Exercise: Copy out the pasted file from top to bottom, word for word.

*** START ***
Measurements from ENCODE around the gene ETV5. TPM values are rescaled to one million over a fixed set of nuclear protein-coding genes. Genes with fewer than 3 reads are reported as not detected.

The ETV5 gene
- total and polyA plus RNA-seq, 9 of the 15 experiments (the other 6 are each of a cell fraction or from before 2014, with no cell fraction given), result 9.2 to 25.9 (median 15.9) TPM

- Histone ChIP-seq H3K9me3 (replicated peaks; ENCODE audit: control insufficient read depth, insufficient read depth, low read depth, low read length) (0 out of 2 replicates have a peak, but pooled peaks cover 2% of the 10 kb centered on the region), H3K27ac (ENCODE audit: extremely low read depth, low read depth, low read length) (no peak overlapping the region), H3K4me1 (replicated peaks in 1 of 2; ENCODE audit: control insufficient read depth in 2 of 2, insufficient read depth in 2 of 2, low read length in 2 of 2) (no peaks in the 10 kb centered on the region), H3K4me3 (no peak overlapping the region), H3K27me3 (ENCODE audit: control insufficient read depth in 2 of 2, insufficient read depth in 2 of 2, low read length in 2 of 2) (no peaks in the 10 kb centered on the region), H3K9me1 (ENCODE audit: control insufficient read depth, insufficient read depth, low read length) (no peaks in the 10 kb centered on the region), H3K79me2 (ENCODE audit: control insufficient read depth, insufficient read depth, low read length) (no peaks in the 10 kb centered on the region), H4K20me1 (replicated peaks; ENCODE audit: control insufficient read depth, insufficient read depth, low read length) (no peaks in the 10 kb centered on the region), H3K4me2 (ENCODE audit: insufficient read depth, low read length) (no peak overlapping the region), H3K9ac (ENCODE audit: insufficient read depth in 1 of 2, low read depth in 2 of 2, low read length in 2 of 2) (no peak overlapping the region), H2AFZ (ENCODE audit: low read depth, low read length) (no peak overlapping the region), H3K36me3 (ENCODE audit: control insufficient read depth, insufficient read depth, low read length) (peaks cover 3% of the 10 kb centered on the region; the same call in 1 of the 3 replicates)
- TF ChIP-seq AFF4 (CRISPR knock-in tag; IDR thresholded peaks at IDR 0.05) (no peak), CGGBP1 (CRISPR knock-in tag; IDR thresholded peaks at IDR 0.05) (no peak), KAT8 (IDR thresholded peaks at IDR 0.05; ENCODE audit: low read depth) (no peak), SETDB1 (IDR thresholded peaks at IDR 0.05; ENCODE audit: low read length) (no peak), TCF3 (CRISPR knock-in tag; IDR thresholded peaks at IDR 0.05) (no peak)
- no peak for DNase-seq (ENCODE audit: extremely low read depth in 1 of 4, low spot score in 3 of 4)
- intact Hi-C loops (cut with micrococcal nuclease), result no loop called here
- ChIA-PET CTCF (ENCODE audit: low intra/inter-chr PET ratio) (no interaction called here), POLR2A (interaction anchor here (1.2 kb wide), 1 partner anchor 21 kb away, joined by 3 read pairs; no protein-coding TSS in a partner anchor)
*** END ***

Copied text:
Measurements from ENCODE around the gene ETV5. TPM values are rescaled to one million over a fixed set of nuclear protein-coding genes. Genes with fewer than 3 reads are reported as not detected.

The ETV5 gene
- total and polyA plus RNA-seq, 9 of the 15 experiments (the other 6 are each of a cell fraction or from before 2014, with no cell fraction given), result 9.2 to 25.9 (median 15.9) TPM

- Histone ChIP-seq H3K9me3 (replicated peaks; ENCODE audit: control insufficient read depth, insufficient read depth, low read depth, low read length) (0 out of 2 replicates have a peak, but pooled peaks cover 2% of the 10 kb centered on the region), H3K27ac (ENCODE audit: extremely low read depth, low read depth, low read length) (no peak overlapping the region), H3K4me1 (replicated peaks in 1 of 2; ENCODE audit: control insufficient read depth in 2 of 2, insufficient read depth in 2 of 2, low read length in 2 of 2) (no peaks in the 10 kb centered on the region), H3K4me3 (no peak overlapping the region), H3K27me3 (ENCODE audit: control insufficient read depth in 2 of 2, insufficient read depth in 2 of 2, low read length in 2 of 2) (no peaks in the 10 kb centered on the region), H3K9me1 (ENCODE audit: control insufficient read depth, insufficient read depth, low read length) (no peaks in the 10 kb centered on the region), H3K79me2 (ENCODE audit: control insufficient read depth, insufficient read depth, low read length) (no peaks in the 10 kb centered on the region), H4K20me1 (replicated peaks; ENCODE audit: control insufficient read depth, insufficient read depth, low read length) (no peaks in the 10 kb centered on the region), H3K4me2 (ENCODE audit: insufficient read depth, low read length) (no peak overlapping the region), H3K9ac (ENCODE audit: insufficient read depth in 1 of 2, low read depth in 2 of 2, low read length in 2 of 2) (no peak overlapping the region), H2AFZ (ENCODE audit: low read depth, low read length) (no peak overlapping the region), H3K36me3 (ENCODE audit: control insufficient read depth, insufficient read depth, low read length) (peaks cover 3% of the 10 kb centered on the region; the same call in 1 of the 3 replicates)
- TF ChIP-seq AFF4 (CRISPR knock-in tag; IDR thresholded peaks at IDR 0.05) (no peak), CGGBP1 (CRISPR knock-in tag; IDR thresholded peaks at IDR 0.05) (no peak), KAT8 (IDR thresholded peaks at IDR 0.05; ENCODE audit: low read depth) (no peak), SETDB1 (IDR thresholded peaks at IDR 0.05; ENCODE audit: low read length) (no peak), TCF3 (CRISPR knock-in tag; IDR thresholded peaks at IDR 0.05) (no peak)
- no peak for DNase-seq (ENCODE audit: extremely low read depth in 1 of 4, low spot score in 3 of 4)
- intact Hi-C loops (cut with micrococcal nuclease), result no loop called here
- ChIA-PET CTCF (ENCODE audit: low intra/inter-chr PET ratio) (no interaction called here), POLR2A (interaction anchor here (1.2 kb wide), 1 partner anchor 21 kb away, joined by 3 read pairs; no protein-coding TSS in a partner anchor)